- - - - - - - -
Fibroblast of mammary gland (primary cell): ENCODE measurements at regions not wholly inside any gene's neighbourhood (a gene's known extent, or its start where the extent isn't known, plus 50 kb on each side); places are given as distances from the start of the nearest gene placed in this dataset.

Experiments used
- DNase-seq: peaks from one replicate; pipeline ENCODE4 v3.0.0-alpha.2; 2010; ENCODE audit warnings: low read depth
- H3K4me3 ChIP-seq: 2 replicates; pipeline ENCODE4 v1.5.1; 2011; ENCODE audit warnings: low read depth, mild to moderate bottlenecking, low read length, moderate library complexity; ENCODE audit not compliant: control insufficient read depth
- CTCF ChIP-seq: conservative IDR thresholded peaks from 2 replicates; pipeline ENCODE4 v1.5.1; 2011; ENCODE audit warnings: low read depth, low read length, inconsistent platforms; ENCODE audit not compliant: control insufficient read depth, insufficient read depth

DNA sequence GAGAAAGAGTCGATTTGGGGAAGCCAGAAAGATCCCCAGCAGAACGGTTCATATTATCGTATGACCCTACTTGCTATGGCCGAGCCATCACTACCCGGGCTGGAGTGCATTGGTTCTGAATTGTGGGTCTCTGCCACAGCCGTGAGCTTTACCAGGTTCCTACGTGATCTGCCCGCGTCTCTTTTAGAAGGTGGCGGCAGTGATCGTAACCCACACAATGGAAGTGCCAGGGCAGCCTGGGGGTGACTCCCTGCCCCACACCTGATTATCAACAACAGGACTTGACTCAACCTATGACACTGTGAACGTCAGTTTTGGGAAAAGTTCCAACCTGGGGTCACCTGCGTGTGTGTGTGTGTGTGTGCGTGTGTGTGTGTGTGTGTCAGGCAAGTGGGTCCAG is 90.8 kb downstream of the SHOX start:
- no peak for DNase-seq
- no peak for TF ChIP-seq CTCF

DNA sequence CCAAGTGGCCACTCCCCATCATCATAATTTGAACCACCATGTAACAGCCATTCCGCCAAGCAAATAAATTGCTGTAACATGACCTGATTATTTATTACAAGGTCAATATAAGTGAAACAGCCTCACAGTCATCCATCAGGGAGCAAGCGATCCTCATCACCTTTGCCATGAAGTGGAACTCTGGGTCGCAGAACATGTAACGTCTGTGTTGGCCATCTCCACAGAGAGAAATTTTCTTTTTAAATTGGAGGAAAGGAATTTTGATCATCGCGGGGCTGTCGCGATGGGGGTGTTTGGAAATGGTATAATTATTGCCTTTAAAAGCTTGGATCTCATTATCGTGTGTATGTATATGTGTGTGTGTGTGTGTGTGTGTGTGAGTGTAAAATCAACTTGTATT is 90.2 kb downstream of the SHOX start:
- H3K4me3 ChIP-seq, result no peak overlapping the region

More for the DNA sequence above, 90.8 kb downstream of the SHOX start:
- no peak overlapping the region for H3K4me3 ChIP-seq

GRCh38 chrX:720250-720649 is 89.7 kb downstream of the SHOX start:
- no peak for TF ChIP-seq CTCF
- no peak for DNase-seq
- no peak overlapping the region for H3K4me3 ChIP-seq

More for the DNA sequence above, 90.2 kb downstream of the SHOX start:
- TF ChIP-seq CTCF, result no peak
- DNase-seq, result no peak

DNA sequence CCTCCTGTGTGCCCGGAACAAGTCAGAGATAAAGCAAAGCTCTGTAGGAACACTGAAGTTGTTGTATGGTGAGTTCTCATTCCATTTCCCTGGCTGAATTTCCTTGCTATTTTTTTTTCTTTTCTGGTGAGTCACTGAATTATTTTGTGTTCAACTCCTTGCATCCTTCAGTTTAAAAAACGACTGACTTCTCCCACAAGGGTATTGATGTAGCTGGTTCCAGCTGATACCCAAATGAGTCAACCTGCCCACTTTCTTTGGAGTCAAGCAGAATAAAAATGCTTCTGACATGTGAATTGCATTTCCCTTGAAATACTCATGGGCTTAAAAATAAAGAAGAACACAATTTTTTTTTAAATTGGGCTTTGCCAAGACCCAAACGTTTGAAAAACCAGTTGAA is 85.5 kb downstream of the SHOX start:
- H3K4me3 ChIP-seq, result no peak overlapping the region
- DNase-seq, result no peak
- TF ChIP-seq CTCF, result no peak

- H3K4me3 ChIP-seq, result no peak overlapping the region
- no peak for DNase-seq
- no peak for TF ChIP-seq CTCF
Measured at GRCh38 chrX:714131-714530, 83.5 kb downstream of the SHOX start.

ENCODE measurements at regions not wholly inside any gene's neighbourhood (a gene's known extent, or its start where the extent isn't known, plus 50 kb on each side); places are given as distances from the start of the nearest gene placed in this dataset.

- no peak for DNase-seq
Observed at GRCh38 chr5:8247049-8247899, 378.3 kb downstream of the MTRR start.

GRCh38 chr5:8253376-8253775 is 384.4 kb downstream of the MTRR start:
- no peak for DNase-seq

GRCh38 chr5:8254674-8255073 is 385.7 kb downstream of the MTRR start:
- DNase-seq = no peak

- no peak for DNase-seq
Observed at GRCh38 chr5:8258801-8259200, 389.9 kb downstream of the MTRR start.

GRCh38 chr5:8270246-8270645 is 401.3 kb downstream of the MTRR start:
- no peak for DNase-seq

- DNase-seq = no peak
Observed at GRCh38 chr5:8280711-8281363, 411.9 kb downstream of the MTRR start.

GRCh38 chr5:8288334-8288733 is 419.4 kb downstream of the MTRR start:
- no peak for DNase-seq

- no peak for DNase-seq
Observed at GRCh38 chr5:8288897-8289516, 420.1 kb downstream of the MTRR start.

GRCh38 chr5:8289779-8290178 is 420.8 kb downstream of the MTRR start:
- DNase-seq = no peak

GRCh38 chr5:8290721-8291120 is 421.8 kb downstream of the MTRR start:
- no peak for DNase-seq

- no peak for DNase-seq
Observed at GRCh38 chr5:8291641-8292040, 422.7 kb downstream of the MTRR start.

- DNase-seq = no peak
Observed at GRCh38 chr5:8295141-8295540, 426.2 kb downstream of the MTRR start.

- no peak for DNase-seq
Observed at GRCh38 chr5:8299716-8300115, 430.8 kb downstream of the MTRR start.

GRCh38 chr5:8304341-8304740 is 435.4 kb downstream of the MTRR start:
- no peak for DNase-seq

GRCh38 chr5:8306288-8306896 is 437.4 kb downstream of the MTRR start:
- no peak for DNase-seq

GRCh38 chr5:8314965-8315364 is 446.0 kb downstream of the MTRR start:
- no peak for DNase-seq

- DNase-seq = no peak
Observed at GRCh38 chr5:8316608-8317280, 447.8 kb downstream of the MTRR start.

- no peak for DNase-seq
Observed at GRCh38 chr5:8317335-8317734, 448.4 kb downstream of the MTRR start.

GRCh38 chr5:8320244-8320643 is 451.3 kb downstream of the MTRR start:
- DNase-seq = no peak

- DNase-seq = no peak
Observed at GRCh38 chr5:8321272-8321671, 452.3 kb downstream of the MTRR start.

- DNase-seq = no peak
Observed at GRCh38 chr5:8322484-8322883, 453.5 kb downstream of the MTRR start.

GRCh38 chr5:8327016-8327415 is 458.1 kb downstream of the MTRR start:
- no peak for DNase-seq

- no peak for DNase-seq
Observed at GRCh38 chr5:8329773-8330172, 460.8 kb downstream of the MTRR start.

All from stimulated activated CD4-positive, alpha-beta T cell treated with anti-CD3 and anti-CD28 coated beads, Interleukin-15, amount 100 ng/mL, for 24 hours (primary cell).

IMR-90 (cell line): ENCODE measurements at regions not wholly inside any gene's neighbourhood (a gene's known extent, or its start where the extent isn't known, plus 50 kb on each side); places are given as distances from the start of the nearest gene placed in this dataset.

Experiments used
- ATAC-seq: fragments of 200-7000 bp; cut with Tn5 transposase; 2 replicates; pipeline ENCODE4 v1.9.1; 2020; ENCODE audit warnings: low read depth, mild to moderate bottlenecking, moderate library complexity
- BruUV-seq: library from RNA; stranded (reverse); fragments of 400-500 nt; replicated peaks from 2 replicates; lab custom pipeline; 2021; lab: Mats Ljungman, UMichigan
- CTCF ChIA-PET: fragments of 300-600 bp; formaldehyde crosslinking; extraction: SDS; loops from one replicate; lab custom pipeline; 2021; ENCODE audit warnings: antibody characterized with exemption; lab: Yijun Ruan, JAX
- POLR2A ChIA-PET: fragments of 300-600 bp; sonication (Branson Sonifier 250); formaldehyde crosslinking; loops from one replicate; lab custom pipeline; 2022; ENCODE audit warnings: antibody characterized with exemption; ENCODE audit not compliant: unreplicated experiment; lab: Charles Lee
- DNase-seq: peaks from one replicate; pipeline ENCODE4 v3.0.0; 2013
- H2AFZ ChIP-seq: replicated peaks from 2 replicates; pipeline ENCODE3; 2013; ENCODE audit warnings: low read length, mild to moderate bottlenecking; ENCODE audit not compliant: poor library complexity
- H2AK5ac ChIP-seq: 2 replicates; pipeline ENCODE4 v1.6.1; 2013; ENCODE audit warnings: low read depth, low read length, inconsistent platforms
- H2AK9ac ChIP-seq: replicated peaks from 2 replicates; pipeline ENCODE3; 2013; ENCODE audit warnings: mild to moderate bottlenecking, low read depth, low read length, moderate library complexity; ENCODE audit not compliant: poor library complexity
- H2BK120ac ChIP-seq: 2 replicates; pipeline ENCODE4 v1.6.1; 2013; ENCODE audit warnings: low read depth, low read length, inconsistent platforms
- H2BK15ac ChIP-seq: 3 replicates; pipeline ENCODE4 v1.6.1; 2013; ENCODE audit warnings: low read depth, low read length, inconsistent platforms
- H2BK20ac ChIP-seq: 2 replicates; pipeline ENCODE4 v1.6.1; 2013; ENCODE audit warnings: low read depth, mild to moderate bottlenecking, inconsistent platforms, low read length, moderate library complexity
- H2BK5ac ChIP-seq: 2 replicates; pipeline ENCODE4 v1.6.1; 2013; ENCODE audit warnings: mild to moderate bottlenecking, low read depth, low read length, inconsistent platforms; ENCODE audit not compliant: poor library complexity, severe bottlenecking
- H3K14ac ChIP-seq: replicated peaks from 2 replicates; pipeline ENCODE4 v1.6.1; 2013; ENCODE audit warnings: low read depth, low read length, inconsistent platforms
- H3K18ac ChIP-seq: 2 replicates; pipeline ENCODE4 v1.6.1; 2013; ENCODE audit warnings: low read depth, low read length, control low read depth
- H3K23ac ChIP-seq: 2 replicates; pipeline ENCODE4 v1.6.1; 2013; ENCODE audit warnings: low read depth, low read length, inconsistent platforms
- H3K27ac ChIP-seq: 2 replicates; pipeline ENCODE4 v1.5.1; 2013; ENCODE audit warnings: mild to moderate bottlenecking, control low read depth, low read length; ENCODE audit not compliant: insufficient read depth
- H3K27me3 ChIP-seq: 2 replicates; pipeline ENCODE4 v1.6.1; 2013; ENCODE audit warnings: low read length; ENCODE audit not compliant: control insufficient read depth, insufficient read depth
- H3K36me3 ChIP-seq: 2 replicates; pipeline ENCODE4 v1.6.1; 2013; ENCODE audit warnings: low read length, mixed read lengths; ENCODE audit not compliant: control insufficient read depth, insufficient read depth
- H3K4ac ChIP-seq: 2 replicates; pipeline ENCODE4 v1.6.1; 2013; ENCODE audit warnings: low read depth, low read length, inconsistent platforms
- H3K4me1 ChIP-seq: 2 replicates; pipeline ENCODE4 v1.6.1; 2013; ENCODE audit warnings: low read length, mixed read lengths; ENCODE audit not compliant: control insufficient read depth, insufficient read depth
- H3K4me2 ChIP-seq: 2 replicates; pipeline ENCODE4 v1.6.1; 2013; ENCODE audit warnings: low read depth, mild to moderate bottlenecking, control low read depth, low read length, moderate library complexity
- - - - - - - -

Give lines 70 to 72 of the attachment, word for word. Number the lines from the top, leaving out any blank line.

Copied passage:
Observed at GRCh38 chr5:8322484-8322883, 453.5 kb downstream of the MTRR start.

GRCh38 chr5:8327016-8327415 is 458.1 kb downstream of the MTRR start:
- no peak for DNase-seq